COE-DAT stands for the Centre of Excellence on Defence Against Terrorism, which is based in Ankara. It is the place where NATO organises training and courses on this particular threat to security. It also regularly organises workshops and expert meetings. Its June 2015 expert meeting on “Homegrown Terrorism: causes and dimensions” primarily focused on the phenomenon of foreign fighters and ways to prevent radicalisation and foster de-radicalisation. From the presentations by practitioners and academics from Germany, the UK, France, Macedonia, Turkey and the Netherlands it quickly became clear that many of the experts had quite different views on the size and nature of the problem. Is it a security threat or is it mainly a social and political challenge? Is it a problem of vulnerable individuals or inequality and discrimination in society? Different answers to these questions apparently have led to different approaches and concrete policies.
From the presentations and discussions it was clear that in the various countries, the phenomenon of foreign fighters plays out differently. The main value of the expert meeting was perhaps exchanging the many different experiences and views how to deal with them. There were, however, also a number of issues and ideas regarding foreign fighters that we see in all European countries. Perhaps the most important one is the idea that there is no typical homegrown (jihadist) terrorist but that there are reoccurring patterns. They relate to the motivations of those that went to Syria or Iraq. These motivations can be divided into push and pull factors. Often mentioned pull factors include the possibility to do something good – to defend Muslims that are under attack, and the possibility to serve god and have the opportunity to fulfill the, perceived, requirement to go on jihad. To others, it is also the pull factor of comradeship, fighting with your friends and your ‘brothers’. Closely linked to this is the pull factor of adventure, the appeal of weapons and the possibility of fame and raising one’s status. Finally, to some, joining the violent jihad provides the opportunity to die for a good cause and be accepted by God in heaven with all the perks that, they believe, come with that. The most often mentioned push factors were personal problems including mental health problems, identity problems and trouble in the family. Another set of push factors are related to the position of some Muslim youngsters in Western societies and problems related to social exclusion, in particular the political climate and the “Suspect community paradigm” Muslims are confronted with.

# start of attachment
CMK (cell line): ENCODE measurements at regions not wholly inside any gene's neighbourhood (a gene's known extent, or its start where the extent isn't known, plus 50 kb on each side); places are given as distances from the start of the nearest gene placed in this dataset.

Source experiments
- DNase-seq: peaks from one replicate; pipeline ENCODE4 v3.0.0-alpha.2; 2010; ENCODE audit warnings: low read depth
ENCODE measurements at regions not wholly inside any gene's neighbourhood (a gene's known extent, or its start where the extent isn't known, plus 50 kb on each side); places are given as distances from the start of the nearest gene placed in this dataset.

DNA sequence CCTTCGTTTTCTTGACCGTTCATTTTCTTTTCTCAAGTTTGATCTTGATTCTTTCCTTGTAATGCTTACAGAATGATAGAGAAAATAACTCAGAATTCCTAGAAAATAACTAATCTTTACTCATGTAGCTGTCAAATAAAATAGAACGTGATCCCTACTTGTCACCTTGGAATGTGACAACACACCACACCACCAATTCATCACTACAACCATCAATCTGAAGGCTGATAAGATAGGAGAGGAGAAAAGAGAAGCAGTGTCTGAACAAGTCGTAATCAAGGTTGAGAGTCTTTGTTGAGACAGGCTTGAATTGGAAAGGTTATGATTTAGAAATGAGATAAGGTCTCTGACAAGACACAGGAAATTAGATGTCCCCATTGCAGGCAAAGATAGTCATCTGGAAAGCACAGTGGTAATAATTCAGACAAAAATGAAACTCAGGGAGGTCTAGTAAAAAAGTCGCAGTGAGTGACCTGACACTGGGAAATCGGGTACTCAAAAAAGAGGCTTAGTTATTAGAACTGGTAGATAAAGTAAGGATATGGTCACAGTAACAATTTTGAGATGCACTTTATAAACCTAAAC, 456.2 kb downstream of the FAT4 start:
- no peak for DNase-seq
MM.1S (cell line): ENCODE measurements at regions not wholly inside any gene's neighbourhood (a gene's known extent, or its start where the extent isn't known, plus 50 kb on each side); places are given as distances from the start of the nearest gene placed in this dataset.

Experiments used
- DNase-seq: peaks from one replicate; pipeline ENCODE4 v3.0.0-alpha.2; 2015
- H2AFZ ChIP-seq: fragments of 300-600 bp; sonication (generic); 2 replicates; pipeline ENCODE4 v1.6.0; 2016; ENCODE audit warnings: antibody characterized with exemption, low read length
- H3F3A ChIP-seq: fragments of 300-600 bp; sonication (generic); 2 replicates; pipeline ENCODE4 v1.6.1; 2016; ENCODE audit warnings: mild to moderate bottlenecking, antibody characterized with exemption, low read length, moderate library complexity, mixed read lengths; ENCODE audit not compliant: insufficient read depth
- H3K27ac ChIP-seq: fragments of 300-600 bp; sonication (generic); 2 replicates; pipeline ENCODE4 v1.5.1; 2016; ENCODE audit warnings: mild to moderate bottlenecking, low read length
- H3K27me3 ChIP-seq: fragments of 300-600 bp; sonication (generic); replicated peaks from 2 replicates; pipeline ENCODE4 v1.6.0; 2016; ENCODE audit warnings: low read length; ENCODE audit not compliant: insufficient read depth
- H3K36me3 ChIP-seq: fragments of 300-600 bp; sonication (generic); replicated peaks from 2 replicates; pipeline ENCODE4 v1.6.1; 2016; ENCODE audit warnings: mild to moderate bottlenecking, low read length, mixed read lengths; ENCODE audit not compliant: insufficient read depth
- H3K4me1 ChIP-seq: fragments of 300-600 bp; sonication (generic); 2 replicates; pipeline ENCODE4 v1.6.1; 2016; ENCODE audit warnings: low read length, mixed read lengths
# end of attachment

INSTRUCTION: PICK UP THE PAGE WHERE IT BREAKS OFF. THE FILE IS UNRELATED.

To some of the experts, the push factors were considered more important in explaining the phenomenon of foreign fighters, to others it were the pull factors. The push factor that was mentioned most often was personal problems, especially identity problems. This factor is linked to several of the pull factors, and perhaps this should be the main focus of policy making. But what to do about these personal problems and the appeal of joining the fight in Syria and Iraq to ‘solve’ these problems? This question remained more or less unanswered. There was some level of agreement that education can or should play an important role and that mental health workers should be trained to recognise and report possible cases of radicalisation. Another important observation was that the war in Syria and Iraq will probably will continue to be an important pull factor and continue to attract foreign fighters from Europe and the rest of the world. Unfortunately, there is no sign the fighting in these two countries will stop soon, nor that we find answers to effectively deal with homegrown jihadi foreign fighters.